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4 posts from May 2011


The House Where Spacetime Began

Modern cosmology is described through Einstein's elegant general theory of relativity, which shows how matter and energy warp the fabric of spacetime--akin to placing heavy objects on a trampoline. Spacetime is the amalgamation of space and time into a single four-dimensional whole. Instead of considering the distance between points in space, or the duration between one moment in time and another, general relativists refer to spacetime intervals that link two "events."

There are a number of popular misconceptions about the idea of time as the fourth dimension. First of all, the notion did not originate with Einstein. In fact, when Einstein proposed special relativity in 1905 (briefly, his theory of reference frames moving at high constant speeds relative to each other), he expressed it in equations that did not involve a fourth dimension at all.

Moreover, the concept of time as the fourth dimension predated Einstein's work by a century and a half. In the 1754 work, " Encyclopédie," mathematician Jean d’Alembert represented duration by use of the fourth dimension. Joseph Lagrange used similar terminology in his 1797 text, "The Theory of Analytical Functions." Both works made use of the reference in Newtonian physics to movement in space over time, signified by three components of space and one of time.

In 1885 a paper appeared in Nature written by someone who signed his name only "S." It proposed that reality could be best expressed by combining time and space into "time-space." As the writer put this:

“We must ... conceive that there is a new three-dimensional space for each successive instant of time; and, by picturing to ourselves the aggregate formed by the successive positions in time-space of a given solid during a given time, we shall get the idea of a four-dimensional solid, which we may call a sur-solid... Let any man picture to himself the aggregate of his own bodily forms from birth to the present time, and he will have a clear idea of a sur-solid in time-space.”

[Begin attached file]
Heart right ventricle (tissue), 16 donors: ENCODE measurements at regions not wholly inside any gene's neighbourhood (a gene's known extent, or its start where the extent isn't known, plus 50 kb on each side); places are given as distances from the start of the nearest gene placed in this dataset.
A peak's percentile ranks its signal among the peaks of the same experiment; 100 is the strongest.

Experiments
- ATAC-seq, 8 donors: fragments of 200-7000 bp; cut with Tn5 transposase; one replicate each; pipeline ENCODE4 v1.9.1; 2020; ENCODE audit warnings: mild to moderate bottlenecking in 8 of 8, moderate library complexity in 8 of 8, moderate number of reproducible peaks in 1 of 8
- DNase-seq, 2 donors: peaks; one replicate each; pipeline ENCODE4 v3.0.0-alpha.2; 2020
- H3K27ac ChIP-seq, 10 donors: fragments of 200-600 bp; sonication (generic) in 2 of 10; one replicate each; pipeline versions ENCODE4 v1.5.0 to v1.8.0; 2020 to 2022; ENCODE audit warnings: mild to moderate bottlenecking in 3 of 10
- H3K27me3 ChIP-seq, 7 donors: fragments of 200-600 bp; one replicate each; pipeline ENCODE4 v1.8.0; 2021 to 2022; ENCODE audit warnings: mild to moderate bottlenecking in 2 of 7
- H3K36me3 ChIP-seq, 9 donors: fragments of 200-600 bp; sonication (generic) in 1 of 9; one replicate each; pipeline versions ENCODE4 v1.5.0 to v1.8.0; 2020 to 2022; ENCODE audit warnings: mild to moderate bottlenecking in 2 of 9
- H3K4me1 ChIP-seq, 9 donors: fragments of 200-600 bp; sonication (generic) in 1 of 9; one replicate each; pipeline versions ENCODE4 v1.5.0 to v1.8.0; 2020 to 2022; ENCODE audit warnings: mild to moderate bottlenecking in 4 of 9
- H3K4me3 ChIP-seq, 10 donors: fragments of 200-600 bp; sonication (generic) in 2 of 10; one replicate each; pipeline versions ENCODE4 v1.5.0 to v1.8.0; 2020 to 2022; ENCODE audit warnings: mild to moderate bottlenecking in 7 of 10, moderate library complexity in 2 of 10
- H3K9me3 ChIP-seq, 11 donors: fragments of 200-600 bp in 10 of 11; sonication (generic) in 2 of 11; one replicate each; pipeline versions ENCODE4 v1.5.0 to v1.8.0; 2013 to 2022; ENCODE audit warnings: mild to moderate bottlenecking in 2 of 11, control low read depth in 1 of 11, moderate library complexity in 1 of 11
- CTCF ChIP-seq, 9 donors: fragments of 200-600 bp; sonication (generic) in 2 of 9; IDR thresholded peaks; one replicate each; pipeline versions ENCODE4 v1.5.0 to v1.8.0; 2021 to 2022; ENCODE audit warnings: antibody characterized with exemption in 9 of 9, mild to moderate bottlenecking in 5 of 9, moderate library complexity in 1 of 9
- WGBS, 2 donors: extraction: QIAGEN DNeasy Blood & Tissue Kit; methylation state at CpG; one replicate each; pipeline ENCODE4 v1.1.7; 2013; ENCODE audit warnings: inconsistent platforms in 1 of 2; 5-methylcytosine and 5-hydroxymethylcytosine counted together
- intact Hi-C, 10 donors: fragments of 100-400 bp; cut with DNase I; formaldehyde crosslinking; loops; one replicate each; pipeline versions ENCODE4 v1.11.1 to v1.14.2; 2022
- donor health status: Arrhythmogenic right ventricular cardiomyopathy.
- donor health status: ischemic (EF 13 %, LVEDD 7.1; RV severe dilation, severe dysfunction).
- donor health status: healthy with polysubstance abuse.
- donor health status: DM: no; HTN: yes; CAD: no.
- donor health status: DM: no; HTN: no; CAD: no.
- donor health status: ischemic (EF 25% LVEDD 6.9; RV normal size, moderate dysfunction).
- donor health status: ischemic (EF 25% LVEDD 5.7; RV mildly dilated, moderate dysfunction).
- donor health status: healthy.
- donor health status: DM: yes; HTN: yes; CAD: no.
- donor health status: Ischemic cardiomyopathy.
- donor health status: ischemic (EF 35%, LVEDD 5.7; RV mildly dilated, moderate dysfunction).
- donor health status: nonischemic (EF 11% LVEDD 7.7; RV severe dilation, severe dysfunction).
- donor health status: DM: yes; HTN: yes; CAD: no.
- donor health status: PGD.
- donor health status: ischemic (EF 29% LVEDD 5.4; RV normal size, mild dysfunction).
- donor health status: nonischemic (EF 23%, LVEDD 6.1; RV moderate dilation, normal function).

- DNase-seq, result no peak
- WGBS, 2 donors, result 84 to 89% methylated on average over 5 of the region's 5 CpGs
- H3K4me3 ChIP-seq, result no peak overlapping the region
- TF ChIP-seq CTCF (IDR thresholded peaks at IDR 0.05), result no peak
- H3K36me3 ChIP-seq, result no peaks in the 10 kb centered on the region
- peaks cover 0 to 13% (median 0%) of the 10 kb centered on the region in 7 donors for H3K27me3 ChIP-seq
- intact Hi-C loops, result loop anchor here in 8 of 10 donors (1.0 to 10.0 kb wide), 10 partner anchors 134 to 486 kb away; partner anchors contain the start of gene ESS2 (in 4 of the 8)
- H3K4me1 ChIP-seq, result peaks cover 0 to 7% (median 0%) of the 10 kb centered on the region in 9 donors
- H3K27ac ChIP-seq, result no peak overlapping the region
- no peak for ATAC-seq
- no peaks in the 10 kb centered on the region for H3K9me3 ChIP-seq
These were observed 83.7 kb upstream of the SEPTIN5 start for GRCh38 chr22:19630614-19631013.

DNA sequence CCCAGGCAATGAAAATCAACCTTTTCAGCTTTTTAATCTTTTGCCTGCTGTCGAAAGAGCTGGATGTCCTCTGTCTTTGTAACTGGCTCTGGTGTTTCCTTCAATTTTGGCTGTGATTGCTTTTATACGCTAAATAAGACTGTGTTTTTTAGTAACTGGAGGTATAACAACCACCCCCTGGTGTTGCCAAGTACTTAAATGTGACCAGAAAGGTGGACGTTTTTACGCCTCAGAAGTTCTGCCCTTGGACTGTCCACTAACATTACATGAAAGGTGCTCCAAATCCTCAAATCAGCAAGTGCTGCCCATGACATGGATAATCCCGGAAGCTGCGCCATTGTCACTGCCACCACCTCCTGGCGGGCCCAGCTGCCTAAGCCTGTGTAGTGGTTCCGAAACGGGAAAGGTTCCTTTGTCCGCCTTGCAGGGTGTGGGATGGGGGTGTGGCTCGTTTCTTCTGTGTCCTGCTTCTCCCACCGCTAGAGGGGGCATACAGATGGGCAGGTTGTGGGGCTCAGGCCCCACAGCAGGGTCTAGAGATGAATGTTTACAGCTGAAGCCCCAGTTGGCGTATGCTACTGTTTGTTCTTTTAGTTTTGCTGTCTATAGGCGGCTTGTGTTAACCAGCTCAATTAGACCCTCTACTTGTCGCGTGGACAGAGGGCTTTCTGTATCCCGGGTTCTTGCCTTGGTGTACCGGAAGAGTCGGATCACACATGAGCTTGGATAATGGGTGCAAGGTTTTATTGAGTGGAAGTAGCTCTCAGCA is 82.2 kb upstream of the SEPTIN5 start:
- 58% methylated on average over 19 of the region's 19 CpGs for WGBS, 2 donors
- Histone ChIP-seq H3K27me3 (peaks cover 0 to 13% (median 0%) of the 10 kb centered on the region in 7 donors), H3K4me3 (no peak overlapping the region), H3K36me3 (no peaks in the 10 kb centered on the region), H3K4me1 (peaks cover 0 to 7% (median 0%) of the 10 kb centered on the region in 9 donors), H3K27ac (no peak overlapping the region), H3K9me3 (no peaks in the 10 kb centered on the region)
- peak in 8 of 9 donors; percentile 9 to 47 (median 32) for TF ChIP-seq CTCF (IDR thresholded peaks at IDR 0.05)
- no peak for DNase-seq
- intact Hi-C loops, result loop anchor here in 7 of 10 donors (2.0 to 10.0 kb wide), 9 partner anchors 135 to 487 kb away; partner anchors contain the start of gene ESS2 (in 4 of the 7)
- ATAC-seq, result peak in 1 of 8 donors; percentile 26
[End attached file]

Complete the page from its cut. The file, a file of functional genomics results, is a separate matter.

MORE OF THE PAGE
Soon thereafter, H. G. Wells, who was a student at what would later become Imperial College, London, wrote a short story, "The Chronic Argonauts," involving travel through time. The story would become the basis of his 1895 novella, "The Time Machine." In that work, he spoke very clearly of time as the fourth dimension.

Ten years later, when Einstein proposed special relativity, the idea of the fourth dimension was far from his mind. However, in Goettingen, Hermann Minkowski, who happened to be one of Einstein's former university instructors, realized that special relativity could be simply expressed in four-dimensional fashion. In a well-known public lecture in Cologne, Germany, Minkowski proclaimed the demise of space and time as independent ideas, to be replaced by a united spacetime. As Minkowski said:

“The views of space and time which I wish to lay before you have sprung from the soil of experimental physics and therein lies their strength. They are radical. Henceforth space by itself and time by itself are doomed to fade away into mere shadows, and only a kind of union of the two will preserve an independent identity.”

Here are two photos of the house where Minkowski lived in Goettingen during the era when he proposed spacetime (I call it the "house where spacetime began," because only after Minkowski's proposal did the concept truly take flight):

Unfortunately, in 1909 Minkowski met an untimely death at the age of 44 when his appendix burst. He did not live long enough to see Einstein come to accept the fourth dimension and include spacetime manifolds as a key component of general relativity-a theory published in 1915.


The Search for a Theory that Unites the Four Natural Forces

Ever since Maxwell combined electricity and magnetism into a single theory called electromagnetism, physicists have been tantalized by the possibility of describing all the forces of nature through a common set of equations. In my recent contribution to the AT&T Science and Technology Author Series I discuss the scientific world's search for a theory that unites all four natural forces: gravity, electromagnetism, the weak force, and the strong force.


The Large Chains are making a Mockery of our Profession–and our Profession is a Co-conspirator through our Silence!

By Daniel A. Hussar is the Remington Professor of Pharmacy at University of the Sciences' Philadelphia College of Pharmacy. He serves as the author and editor of The Pharmacist Activist newsletter (http://www.pharmacistactivist.com) from which this editorial was taken.